The decision has been made: In the future, a dog should belong to the family, and together two-and four-legged friends should share an active and relaxed life together. In order for this ideal conception to become reality, there is a lot to consider in the search for the new family member. Apart from various animal welfare organizations that look after countless perfectly family-friendly pets and convey them to a loving home, the only responsible path to a puppy is through a dedicated and expert breeder, who enables the descendants of his breed to make an optimal start in life. Since Champion titles of parent animals are never a guarantee for a healthy and stable puppy, the focus in selecting the breeder should be less on the number of cups in the throwing room than on the health aspects of the parent and the livestock breeding conditions in an environment full of diverse environmental stimuli lie. In a lecture hall filled to the last seat, the Swiss veterinarian and behavioral scientist Prof. Urs A. Lüscher recorded in a lecture at the University of Veterinary Medicine Vienna the most important stages of puppy development from litter mate to family member and showed that the socialization work of the breeder also after the Acquisition of the puppy into the new family must be continued unabated.
Development is dependent on the environment
The development of a living being is nothing other than the response of the organism and its genetic dispositions to the immediate environment. Thus, the environment is of fundamental importance, so that the newborn puppy becomes a balanced, physically and mentally healthy family companion. Lüscher not only recognizes the foundation of an indispensable optimal environment, but also the decisive argument against “cloning”. Even two genetically identical creatures will develop differently under different environmental conditions and never grow into comparable individuals.
The development phases of the puppy after Urs A. Lüscher
The first weeks with the breeder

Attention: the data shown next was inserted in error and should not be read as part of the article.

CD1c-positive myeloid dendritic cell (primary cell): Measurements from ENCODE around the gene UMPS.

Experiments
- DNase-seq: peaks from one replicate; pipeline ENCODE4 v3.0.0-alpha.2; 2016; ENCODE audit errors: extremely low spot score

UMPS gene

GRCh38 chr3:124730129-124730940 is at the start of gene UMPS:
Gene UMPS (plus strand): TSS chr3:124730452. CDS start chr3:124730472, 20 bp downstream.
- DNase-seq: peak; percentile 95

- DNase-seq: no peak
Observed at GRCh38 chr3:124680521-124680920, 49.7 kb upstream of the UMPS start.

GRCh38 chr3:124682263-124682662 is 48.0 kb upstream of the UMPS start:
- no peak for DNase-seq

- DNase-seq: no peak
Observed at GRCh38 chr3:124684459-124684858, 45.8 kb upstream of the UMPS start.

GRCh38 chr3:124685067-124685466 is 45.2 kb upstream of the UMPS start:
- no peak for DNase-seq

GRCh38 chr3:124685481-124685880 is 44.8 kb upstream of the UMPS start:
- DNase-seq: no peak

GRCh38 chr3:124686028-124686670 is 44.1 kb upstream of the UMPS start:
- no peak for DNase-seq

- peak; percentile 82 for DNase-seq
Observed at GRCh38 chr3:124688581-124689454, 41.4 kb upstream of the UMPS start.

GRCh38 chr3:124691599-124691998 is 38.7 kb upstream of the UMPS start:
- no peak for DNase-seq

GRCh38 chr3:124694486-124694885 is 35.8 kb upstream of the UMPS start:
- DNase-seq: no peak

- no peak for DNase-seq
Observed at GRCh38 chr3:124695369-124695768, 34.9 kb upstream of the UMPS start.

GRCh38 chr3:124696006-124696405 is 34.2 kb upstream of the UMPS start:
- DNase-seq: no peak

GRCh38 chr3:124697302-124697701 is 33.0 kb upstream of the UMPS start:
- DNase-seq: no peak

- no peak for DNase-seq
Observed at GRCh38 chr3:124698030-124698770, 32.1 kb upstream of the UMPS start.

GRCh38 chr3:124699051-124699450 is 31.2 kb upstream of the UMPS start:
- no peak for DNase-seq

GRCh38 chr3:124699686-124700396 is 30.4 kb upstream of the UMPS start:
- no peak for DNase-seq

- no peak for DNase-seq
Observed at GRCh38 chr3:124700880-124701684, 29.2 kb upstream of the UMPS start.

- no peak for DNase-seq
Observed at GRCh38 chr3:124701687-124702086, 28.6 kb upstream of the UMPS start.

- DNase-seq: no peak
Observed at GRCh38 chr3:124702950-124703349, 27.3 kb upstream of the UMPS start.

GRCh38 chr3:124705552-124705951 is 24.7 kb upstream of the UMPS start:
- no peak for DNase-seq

A low-stimulus environment during its early stages of development can lead to an abnormal sensory system in the growing puppy, unbalance his emotional responses, and result in limited learning in later life. Already immediately after the birth and in the first days of life, MILDE acute stress situations – including, for example, picking up the puppy, early petting or short-term exposure to a cooler temperature – can positively influence the development of the puppy and its physiological responses to acute or noticeably optimize chronic stress later in life.
The development of the nervous system, which takes a few weeks in a newborn puppy, also depends in the further stages of development in particular on the diversity of the environment as well as on the possibilities of getting used to different circumstances. The important and irretrievable phase of socialization extends from the third week of life until the end of the third month and is again divided by Lüscher into a phase of primary and secondary socialization. The primary socialization to other dogs takes about three to five weeks: In the game with the littermates and parents, the puppy not only develops a biting and aggression inhibition, but also learns to read and interpret the body language of his fellow species. The formation of a hierarchy during this phase is still controversial in science and is likely to be racially dependent. These learning processes alone justify the legally enshrined ban on separating a puppy from mother and siblings at the age of six weeks.
The optimal time of delivery
Lüscher judges even the usual time of the transfer to the new owner with eight weeks still as very early. If the puppy does not move into his new family until around ten weeks, this has demonstrable benefits for the puppy’s health and emotional stability, especially since at this stage, mother’s learning is extremely intense, just by observing but works only with the mother and can not be replaced by other possibly living in the new household adult dogs! At the same time, at the age of six to twelve weeks, the secondary socialization takes place, which in particular affects the subsequent behavior of the puppy to humans, other pets and children. In this phase, the puppy must be able to collect their own social experience and requires quite a degree of freedom. In order to familiarize the puppy with objects, situations and above all noises of all kinds during this time, the sound recordings of different environmental noises (traffic noise, train station, etc.) that are repeatedly used in many litter rooms can not replace real situations. Only the connection of the sounds with the associated objects guarantees a really efficient learning. The socialization phase ends irrevocably with 14 weeks, but nevertheless the work started with the breeder must be continued by the new owner also during the youth phase, because also first well-socialized dogs can shy lacking further experiences in certain situations shyly. However, such later developments are mostly reversible.